In a previous EmpathyWorks blog post, I addressed the question, "Can you actually teach empathy?". As i noted in the column, the answer is a resounding, "Yes!" , at least for medical students and health care professionals.
Research has demonstrated that courses like, "The Healer's Art", (see: The Healer's Art webpage), developed by Rachel Remen at the University of California San Francisco, profiled in EmpathyWorks, and also in a New York Time feature article, are effective in promoting humanistic attitudes and practices among medical students.
And there is strong evidence that skill training and practice can promote patient-centered skills, including empathy, among practicing clinicians. (See:.http://www.ncbi.nlm.nih.gov/pubmed/23235595)
Motivational Interviewing skills were featured in my previous post on strategies for teaching empathy.
Another strategy for helping students and clinicians learn how to respond with empathy has been disseminated by Robert C. Smith, MD and colleagues at Michigan State University. The approach, NURS, is a mnemonic that stands for Name, Understand, Respect and Support. This approach is described in detail in Dr. Smith's textbook, Patient-Centered Interviewing. You can also read an recent article on this approach in the medical journal, Patient Education and Counseling:
See below for a modified version of the NURS approach, NURSE. The E is for Empower
- Name the emotion - reflect what you heard or noticed non-verbally.
- "You feel frustrated..."
- "You're angry....".
- "You seem pretty sad..."
- Understand - express understanding, or normalize, without trying to fix
- "It's understandable that you are frustrated, considering all you have been through."
- "I can understand you why you would be angry about...."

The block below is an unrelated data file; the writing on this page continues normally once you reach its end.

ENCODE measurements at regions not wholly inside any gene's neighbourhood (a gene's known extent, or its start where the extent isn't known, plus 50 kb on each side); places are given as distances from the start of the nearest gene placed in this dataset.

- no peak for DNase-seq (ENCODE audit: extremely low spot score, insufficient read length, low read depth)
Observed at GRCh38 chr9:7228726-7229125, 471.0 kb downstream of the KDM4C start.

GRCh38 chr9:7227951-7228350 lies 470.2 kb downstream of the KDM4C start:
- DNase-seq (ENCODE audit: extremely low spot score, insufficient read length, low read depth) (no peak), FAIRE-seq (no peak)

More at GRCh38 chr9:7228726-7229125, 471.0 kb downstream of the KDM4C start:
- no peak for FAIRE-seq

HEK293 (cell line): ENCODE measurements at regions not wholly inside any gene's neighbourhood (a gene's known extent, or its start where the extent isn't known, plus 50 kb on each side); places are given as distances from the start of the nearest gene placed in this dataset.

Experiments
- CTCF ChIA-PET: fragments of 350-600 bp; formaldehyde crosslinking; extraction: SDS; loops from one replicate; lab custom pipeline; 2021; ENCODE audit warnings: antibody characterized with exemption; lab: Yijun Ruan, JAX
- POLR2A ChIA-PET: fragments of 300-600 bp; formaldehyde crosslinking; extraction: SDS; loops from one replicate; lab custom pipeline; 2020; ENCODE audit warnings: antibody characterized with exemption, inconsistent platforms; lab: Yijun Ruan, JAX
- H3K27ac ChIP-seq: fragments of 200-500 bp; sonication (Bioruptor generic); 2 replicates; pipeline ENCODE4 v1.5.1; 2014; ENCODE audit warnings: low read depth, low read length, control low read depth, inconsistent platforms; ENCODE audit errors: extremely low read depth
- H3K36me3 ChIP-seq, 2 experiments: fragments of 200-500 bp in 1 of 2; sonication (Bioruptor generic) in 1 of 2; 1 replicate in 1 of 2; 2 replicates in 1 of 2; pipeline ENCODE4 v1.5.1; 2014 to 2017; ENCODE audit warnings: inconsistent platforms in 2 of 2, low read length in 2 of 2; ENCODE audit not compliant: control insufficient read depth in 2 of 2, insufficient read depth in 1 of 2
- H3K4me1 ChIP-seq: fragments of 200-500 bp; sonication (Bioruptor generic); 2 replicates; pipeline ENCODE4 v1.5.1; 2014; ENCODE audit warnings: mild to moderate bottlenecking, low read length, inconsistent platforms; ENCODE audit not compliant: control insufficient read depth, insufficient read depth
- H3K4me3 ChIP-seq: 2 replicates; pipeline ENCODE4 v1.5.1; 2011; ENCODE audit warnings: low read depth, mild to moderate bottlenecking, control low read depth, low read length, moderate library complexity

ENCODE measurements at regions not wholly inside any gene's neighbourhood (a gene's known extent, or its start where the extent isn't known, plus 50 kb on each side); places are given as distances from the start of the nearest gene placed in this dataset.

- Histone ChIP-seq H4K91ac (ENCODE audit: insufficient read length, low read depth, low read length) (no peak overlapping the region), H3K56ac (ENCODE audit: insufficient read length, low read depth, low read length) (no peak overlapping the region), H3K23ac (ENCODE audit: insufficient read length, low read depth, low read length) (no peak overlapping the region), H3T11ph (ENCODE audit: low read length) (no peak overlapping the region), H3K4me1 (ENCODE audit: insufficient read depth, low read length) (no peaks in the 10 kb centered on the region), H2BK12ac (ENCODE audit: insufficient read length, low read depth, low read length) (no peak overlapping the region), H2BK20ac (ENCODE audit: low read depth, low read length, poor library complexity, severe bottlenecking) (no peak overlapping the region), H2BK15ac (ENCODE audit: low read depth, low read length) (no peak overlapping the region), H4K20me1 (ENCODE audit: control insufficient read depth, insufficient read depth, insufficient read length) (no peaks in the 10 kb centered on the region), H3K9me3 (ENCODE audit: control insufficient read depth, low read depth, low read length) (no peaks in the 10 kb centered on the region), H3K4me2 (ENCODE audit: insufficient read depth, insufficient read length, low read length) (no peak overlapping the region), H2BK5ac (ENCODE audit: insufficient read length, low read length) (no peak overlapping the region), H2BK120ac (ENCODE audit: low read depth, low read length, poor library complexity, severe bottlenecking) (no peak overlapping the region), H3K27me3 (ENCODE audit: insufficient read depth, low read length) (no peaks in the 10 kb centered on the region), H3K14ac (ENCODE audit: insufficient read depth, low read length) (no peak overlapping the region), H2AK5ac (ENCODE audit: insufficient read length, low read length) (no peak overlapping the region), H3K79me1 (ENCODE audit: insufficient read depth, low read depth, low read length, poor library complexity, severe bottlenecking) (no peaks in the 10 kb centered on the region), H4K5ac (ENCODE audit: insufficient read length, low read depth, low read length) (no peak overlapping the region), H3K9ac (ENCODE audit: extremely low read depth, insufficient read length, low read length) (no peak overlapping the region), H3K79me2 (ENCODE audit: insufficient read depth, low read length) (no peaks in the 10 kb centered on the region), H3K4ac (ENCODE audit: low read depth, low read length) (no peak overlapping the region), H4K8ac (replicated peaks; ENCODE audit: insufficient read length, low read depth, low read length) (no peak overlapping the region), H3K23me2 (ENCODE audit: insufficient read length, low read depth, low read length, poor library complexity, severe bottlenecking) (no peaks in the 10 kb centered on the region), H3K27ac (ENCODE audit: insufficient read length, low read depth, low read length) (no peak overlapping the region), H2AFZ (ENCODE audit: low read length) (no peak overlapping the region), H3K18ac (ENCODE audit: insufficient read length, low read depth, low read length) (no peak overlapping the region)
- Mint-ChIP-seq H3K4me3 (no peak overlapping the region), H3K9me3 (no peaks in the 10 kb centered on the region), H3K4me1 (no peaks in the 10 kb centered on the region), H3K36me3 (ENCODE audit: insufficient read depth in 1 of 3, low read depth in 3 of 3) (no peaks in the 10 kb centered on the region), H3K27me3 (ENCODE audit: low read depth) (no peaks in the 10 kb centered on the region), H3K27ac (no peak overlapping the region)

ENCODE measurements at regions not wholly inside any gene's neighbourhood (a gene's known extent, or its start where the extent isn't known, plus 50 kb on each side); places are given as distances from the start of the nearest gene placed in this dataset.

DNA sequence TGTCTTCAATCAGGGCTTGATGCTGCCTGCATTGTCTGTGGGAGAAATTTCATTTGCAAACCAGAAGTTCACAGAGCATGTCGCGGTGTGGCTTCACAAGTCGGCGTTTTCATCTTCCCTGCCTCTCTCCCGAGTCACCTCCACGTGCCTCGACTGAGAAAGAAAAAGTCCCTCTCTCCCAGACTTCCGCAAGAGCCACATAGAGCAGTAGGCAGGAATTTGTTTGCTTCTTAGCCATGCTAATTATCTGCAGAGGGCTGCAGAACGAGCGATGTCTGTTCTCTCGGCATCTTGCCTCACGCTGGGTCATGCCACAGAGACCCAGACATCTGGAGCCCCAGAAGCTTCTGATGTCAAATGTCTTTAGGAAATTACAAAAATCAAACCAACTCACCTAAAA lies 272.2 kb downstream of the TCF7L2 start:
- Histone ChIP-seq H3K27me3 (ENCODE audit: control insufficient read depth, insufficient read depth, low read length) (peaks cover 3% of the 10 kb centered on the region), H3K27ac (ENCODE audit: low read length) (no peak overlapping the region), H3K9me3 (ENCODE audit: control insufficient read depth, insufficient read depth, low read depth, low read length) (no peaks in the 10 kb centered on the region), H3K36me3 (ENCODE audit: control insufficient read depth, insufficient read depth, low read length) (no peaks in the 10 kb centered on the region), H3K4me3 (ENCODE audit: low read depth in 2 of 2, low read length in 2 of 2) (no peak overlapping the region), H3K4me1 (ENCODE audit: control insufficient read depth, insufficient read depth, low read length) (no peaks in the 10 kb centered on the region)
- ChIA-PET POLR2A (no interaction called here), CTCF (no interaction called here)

- "Many of my patients have experienced deep sadness for a long time after losing a loved one."
- "I think I can understand how distressing this has been for you."
- Respect - affirm and express respect for the patient's efforts to cope
- "I'm impressed with your efforts to manage your diabetes, despite the challenges"
- "It's remarkable that you were able to.....".
- "I appreciate how hard this has been for you..."
- "Thanks for letting me know"
- Support - let the patient know that you are willing to help
- "I want to help in any way I can."
- "I am here for you."
- "I am willing to help you get through this".
- "I will work with you to figure out a way to help." (Some educators call this "Partnership")
- "Let's work together to address your concerns" (Some educators call this "Partnership")
- "What can i do to help?" (Asking this question reflects your willingness to explore how you might be helpful)
- Empower - identify and support strengths and capabilities
- "What are you currently doing that is helping?"
- "What have you done in the past that has been helpful?"
- "What success have you had?"
- When strategies are mentioned: "It's good that you have been able to xx"
- "How can you build on previous success?"
- "What else can you do?"
- "Who can help you?"
- "What can i do to support you?
- When resources are identified: "You have been able to identify some helpful resources and sources of support."